“During the holidays I feel miserable because all my neighbours and my friends invite their parents and relatives over for meals except me. My parents, who live in Nablus, less than two hours away, are not allowed to enter Jerusalem. I’m not allowed to invite my mother over for a meal, it is a terrible feeling. Life for a woman is hard enough in the best of circumstances, for me, a Palestinian woman in Jerusalem; life is a never-ending struggle.”
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This report seeks to illustrate, through the eyes of women, how for the past 45 years, Israeli military and civilian authorities have sought to establish permanent control over much of the West Bank, East Jerusalem and the Gaza Strip. Although usually described as a military occupation, this legal categorisation fails to accurately define what is actually occurring on the ground, day by day, house by house, family by family – a de facto annexation. This relentless process has been well described by one Israeli organisation as follows:
“The goal is to confine 4 million residents of the West Bank, East Jerusalem and Gaza to small enclaves, thus effectively foreclosing any viable Palestinian state and ensuring Israeli control, and to allow for the expropriation of land, the ethnic displacement of Palestinians, and the Judaization of the occupied West Bank. In the cantonization plan pursued by the current and previous Israeli governments, Israel would annex the settlement blocs containing 80% of the settlers in addition to ‘greater Jerusalem’ and the Jordan Valley. It would Judaize approximately 85% of the country, leaving the Palestinians with disconnected enclaves on only 15% of the land. Israel would control all the borders, all the sea and airports, Palestinian airspace, the electro-magnetic sphere (communications), and West Bank seam zones. In this version of the two-state solution, the Palestinians would be deprived of meaningful self-determination. The Palestinian ‘state’ would have only limited sovereignty and no viable economy. While it would be expected to absorb all the refugees who wish to return, it would have no economic potential for development and could offer no prospect for its future generations.”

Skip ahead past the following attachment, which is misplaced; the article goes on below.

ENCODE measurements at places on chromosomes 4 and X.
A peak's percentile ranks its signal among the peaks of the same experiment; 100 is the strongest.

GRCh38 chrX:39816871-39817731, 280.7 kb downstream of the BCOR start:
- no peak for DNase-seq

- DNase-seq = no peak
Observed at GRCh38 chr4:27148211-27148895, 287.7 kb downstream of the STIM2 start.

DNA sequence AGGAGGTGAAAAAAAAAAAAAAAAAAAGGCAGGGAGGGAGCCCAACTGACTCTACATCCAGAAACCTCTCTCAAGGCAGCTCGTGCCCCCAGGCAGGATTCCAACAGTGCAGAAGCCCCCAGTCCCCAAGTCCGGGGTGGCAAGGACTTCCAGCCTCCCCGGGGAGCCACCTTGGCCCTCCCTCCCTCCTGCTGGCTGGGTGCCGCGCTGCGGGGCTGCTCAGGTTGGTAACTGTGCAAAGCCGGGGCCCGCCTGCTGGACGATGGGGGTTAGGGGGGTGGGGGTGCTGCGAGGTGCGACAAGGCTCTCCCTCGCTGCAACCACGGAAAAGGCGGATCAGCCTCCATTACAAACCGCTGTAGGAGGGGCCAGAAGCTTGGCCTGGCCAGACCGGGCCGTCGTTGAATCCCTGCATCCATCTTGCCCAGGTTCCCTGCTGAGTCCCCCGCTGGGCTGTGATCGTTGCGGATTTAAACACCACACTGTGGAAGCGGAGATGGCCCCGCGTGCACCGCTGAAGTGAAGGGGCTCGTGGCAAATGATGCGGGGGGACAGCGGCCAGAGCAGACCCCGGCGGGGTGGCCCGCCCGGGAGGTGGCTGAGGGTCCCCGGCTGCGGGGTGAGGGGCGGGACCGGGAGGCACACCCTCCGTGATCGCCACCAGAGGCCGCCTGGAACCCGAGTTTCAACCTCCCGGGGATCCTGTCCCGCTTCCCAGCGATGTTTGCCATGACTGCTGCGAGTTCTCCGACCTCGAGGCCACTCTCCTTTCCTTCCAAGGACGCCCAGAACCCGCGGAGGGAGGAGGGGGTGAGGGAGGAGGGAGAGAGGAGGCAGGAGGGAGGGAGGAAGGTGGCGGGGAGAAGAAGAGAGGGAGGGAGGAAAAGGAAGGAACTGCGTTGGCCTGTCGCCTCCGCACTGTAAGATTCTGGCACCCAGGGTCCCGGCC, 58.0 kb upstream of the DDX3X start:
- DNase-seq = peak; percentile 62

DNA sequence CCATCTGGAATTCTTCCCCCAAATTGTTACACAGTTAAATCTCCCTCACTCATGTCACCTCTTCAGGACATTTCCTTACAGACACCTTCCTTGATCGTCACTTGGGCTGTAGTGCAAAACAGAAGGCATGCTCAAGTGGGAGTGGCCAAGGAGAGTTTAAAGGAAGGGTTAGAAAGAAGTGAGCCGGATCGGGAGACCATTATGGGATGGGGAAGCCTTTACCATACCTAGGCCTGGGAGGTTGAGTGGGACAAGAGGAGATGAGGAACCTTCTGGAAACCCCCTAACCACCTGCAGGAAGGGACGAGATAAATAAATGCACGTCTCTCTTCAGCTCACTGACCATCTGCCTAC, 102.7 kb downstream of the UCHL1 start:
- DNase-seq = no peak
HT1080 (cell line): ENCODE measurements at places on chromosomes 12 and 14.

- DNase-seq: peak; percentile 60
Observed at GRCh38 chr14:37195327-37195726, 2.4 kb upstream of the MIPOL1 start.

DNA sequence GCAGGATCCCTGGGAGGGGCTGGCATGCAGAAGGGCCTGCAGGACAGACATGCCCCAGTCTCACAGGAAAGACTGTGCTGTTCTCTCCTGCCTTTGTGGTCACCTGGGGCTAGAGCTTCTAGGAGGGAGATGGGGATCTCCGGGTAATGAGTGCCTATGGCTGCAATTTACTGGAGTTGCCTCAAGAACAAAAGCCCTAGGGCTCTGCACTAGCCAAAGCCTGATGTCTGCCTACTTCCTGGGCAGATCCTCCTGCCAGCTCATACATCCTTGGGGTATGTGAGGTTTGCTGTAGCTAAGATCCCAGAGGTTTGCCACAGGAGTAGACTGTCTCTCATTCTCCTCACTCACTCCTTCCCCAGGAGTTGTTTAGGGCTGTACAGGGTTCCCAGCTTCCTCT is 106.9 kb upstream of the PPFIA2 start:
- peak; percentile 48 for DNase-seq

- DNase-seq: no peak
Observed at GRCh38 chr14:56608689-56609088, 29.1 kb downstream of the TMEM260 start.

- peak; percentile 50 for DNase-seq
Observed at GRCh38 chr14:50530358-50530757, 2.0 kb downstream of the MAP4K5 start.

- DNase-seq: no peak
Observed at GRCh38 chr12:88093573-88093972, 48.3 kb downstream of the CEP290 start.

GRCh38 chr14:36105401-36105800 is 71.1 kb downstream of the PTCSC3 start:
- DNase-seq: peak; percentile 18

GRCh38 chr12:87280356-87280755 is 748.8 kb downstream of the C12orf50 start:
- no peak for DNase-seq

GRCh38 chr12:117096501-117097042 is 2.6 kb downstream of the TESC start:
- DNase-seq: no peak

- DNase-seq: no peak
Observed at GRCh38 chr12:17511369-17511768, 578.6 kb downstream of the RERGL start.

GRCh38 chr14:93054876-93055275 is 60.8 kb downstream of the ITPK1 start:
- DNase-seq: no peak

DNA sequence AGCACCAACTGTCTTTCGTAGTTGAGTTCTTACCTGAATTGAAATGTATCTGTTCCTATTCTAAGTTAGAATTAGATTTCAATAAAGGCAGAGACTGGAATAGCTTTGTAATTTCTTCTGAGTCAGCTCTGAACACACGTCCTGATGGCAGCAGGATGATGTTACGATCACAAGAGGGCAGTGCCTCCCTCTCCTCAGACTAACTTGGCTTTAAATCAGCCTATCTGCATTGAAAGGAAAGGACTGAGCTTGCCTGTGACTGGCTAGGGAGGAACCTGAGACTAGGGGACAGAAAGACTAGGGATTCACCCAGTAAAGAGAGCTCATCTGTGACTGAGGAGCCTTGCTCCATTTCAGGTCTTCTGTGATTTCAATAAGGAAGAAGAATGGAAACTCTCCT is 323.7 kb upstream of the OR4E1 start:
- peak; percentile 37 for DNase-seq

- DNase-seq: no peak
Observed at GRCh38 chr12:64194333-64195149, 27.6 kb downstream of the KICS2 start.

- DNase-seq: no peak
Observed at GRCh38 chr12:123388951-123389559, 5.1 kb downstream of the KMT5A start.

The process described above has been playing out on a daily basis across the West Bank, East Jerusalem and the Gaza Strip for over four decades. The testimonies of women presented in this report bear witness and provide a glimpse into these practices. For example, women speak of the sense of fear and intimidation experienced by repeated night-time military raids in which soldiers come into their houses, and even into their bedrooms, because they dare to protest against the creeping annexation. The report looks at a similar form of intimidation perpetrated this time by armed settlers, as soldiers stand idly by. In other parts of the report, women describe how Palestinian society living in the West Bank (Area C), East Jerusalem and the Gaza Strip is coming under increasing pressure in the form of severe building restrictions and property demolition, an economic blockade and freedom of movement limitations which affect everything from where you can live, where you can study, and even who you can marry. Through the use of these discriminatory and restrictive planning laws that violate international law, Palestinians are being squeezed and corralled into an ever shrinking space.
Less publicised are the devastating effects these policies have on the physical and psychological wellbeing of women, and in particular, on mothers. Through research conducted in early 2012, the following psychological symptoms typical of those living with continuous and sequential trauma were identified: insomnia, tension headaches, hypertension, heart disease, gastro-intestinal ailments, hypervigilance, irritability, agitation, and panic attacks. Further, mothers anticipating nighttime incursions, the arrest of a child, the imminent fear of being separated from their children, the demolition or seizure of their homes, settler violence, and the denial of residency rights reported exceedingly high levels of anticipatory terror and dread that adversely impacted their capacity to parent effectively. Mothers who experienced repeated, unpredictable violence over a greater length of time and with more intensity, also exhibited chronic depression, dissociative symptoms, psychic numbing, and other personality impairments affecting cognition, emotional regulation, intimacy, interpersonal relatedness, and overall identity.
Perhaps the only remaining question to be asked is: does anybody believe that these policies are likely to lead to a just and lasting peace?